Tag Archives: vaccination

09.17.19

Vaccines and Adolescent Decision-Making: Part 3

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This post was written by Francesca Nardi, former intern at the O’Neill Institute, and Rebecca Reingold.  Other countries take various approaches to regulating the provision of childhood and adolescent vaccines, and many afford significantly greater deference to adolescents’ decision-making capacity than the U.S. Many of these approaches recognize that imposing fixed age restrictions on adolescent […]

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07.25.19

Vaccines & Adolescent Decision-Making: Part 2

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States have grappled with the regulation of adolescent decision-making related to other health services, most notably “sensitive” or stigmatized health services. States have recognized that while parental involvement in adolescent medical decision-making is ideal, there are certain services that adolescents will not seek if they are required to inform or receive permission from their parents. […]

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05.07.19

Vaccines & Adolescent Decision-Making: Part 1

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The current measles outbreak – the largest since the disease was eliminated from the U.S. in 2000 – is inspiring the adolescent children of some anti-vaxxers to take unprecedented action. A teen in Ohio began to question his mother’s decision not to vaccinate her children in 2018 and, after conducting his own research, decided to […]

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07.17.17

Countering the negative public health impacts of the anti-vaccination movement

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This blog post was authored by Javier Saladich, a Summer Research Intern at the O’Neill Institute. Javier is a third year law student at ESADE Business and Law School in Barcelona, Spain. Any comments or questions can be emailed to javier.saladich@esade.edu. In light of recent measles outbreaks in Europe and the United States and a […]

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08.04.15

The Ebola Vaccine: Where in union there is strength

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Excitement and promise are the prevailing reactions to the interim results of the Ebola vaccine rVSV-ZEBOB (also known as the “Canadian vaccine”) trial. To date, the vaccine has proven 100% successful and shown to have few side effects, which particularly impressive for a live vaccine. In addition, it has been well tolerated. As expected, many […]

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04.10.15

What I’ve Been Reading: Infectious Disease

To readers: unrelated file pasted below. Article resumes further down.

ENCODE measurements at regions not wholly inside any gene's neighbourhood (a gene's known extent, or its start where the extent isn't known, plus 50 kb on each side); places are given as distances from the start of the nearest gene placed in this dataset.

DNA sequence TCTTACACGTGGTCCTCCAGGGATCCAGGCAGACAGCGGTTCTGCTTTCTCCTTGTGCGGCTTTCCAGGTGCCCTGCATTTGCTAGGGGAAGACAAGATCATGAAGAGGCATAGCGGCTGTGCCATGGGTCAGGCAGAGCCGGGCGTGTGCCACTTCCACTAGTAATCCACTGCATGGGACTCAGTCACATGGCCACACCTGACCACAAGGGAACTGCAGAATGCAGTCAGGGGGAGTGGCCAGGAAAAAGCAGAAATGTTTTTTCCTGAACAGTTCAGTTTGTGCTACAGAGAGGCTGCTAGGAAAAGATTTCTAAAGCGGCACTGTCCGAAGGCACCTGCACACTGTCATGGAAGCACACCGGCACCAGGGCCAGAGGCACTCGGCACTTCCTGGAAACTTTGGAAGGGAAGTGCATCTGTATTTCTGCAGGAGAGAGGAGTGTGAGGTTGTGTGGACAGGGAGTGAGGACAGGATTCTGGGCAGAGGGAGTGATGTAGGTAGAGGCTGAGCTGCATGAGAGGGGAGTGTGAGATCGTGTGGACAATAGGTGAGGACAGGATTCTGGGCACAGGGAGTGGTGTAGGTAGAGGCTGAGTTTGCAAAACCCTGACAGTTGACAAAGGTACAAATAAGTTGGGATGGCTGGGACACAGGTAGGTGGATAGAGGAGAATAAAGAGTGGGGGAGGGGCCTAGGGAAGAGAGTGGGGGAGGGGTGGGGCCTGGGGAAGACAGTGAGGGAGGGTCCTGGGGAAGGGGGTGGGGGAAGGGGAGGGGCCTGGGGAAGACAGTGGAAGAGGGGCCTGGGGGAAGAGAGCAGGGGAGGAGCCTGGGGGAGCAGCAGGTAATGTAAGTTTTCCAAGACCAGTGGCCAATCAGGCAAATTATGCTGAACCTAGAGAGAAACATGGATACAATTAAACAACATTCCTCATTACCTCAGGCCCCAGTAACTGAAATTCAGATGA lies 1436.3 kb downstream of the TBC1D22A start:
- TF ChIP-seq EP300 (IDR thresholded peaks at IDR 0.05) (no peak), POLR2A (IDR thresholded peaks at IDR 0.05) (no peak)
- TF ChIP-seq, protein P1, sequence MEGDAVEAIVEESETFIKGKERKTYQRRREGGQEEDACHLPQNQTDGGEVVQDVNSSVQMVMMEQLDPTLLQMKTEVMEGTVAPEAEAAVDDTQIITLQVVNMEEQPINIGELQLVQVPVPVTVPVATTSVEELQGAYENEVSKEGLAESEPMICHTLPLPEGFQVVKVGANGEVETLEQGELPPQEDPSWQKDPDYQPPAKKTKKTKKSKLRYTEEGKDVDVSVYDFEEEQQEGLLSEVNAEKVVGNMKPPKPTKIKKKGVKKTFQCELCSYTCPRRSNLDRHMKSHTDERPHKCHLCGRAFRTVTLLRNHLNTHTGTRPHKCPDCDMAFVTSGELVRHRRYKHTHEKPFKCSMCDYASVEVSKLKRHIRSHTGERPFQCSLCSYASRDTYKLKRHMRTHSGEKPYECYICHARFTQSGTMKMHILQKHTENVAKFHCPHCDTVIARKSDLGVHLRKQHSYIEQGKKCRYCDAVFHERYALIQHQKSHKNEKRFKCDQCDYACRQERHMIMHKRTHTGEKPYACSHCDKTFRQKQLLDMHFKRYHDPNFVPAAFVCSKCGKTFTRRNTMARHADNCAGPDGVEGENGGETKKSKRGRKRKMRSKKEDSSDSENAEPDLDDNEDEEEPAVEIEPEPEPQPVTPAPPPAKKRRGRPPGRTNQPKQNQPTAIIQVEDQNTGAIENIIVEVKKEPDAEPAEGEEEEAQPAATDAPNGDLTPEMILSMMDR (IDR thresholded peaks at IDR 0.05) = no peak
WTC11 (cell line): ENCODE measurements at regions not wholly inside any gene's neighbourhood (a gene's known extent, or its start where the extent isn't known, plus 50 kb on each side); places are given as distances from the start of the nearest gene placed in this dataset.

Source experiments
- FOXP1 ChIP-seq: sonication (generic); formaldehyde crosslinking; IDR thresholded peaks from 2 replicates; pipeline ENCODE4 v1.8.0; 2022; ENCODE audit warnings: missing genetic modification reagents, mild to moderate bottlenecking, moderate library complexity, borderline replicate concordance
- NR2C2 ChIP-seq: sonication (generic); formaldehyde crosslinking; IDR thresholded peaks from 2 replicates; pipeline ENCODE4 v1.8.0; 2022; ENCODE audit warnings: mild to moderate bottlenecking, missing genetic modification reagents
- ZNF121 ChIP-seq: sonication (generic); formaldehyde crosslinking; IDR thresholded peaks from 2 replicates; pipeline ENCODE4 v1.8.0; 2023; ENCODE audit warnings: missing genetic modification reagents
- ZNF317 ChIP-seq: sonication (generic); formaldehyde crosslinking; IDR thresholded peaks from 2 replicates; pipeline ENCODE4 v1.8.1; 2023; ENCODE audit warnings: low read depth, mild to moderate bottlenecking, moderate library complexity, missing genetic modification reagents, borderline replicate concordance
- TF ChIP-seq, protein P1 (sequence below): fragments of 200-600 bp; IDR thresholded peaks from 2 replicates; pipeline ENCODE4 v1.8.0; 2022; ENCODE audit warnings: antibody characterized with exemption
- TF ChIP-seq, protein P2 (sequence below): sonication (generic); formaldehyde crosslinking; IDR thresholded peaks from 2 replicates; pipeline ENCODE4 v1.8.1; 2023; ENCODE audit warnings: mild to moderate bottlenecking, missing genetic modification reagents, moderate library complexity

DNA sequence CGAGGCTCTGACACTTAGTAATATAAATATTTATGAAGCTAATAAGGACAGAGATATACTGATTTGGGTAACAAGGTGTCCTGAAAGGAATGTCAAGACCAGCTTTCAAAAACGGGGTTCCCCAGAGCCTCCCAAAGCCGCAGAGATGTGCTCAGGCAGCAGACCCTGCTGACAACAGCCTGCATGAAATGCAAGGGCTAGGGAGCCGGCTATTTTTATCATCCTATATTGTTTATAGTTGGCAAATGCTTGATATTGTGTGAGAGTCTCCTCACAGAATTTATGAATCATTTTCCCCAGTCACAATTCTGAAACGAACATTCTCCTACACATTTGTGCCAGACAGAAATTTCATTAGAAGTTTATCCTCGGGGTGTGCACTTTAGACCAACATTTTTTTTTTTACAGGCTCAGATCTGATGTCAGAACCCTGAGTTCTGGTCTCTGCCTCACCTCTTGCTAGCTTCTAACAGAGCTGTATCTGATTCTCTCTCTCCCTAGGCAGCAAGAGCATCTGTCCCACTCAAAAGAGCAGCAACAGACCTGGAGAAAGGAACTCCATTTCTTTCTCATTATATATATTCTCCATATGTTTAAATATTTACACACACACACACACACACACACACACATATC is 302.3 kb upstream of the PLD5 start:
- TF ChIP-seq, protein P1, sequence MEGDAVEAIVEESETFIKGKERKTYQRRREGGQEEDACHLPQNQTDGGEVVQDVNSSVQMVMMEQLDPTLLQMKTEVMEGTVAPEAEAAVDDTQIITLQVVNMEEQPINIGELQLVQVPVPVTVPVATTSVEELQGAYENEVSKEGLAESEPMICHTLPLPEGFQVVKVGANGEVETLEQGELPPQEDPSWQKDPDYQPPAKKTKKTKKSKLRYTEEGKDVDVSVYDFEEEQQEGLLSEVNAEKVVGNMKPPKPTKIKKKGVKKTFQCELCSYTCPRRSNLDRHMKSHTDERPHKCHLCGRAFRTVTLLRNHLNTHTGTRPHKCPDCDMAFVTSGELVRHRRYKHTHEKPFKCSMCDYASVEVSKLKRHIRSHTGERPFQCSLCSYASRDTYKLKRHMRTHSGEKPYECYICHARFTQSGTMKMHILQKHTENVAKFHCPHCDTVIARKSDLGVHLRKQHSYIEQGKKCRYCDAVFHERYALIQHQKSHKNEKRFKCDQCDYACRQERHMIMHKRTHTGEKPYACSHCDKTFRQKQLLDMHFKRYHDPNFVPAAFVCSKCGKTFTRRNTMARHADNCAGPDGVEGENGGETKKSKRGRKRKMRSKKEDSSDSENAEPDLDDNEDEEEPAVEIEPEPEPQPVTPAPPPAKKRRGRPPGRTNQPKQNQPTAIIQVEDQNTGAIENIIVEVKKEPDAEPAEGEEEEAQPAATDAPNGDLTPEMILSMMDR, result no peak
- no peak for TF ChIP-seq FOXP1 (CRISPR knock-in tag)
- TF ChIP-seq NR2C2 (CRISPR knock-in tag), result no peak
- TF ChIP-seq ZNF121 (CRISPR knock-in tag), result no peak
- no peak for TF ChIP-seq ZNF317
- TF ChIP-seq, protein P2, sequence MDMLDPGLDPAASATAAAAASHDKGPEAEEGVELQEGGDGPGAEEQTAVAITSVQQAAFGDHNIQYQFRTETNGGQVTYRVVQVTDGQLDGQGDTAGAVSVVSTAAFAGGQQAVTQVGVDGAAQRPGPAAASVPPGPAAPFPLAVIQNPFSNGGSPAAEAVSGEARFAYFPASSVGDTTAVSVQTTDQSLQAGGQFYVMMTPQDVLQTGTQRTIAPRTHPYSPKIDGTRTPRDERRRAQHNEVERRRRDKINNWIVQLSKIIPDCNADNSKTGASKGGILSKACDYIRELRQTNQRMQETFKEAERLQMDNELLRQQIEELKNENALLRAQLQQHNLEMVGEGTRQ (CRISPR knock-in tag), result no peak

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Looking back over the public health books I’ve read in the last few months, I realized a noticeable slant towards infectious disease. In this post I will share some of my favorite reads from the past 6 months or so. These range from a page-turning beach read (The Demon in the Freezer) to a classic work […]

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01.30.15

Measles: Where “to Vaccinate or Not to Vaccinate” Is Not the Question

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Soon after the measles outbreak originating in Disneyland became widely publicized in the media, the satirical newspaper The Onion published a “commentary” titled: “I Don’t Vaccinate My Child Because It’s My Right To Decide What Eliminated Diseases Come Roaring Back.” Yes, The Onion’s content is meant to be humorous and, as Wikipedia describes it, “surreal […]

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06.06.14

Bolivian Zebras for Road Safety: Saving Lives One Stripe at a Time

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Early one morning, as I walked the streets of La Paz, Bolivia, last week, I was pleasantly surprised when I ran into a pack of zebras crossing the street right in front of me. Zebras in Bolivia, you say? Well, not quite. As in turns out, what are known as Las Cebras de La Paz […]

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05.23.14

The CIA’s Deadly Ruse: Murdered Health Workers and the Return of Polio

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In early 2011, a CIA-recruited Pakistani doctor, Shakil Afridi, entered Osama Bin Laden’s compound posing as a Hepatitis B vaccination worker. His real intention was to gather samples of the Bin Laden family’s DNA to aid the CIA in locating the Al Qaeda leader. Although Dr. Afridi was apparently unsuccessful, the CIA’s actions would have […]

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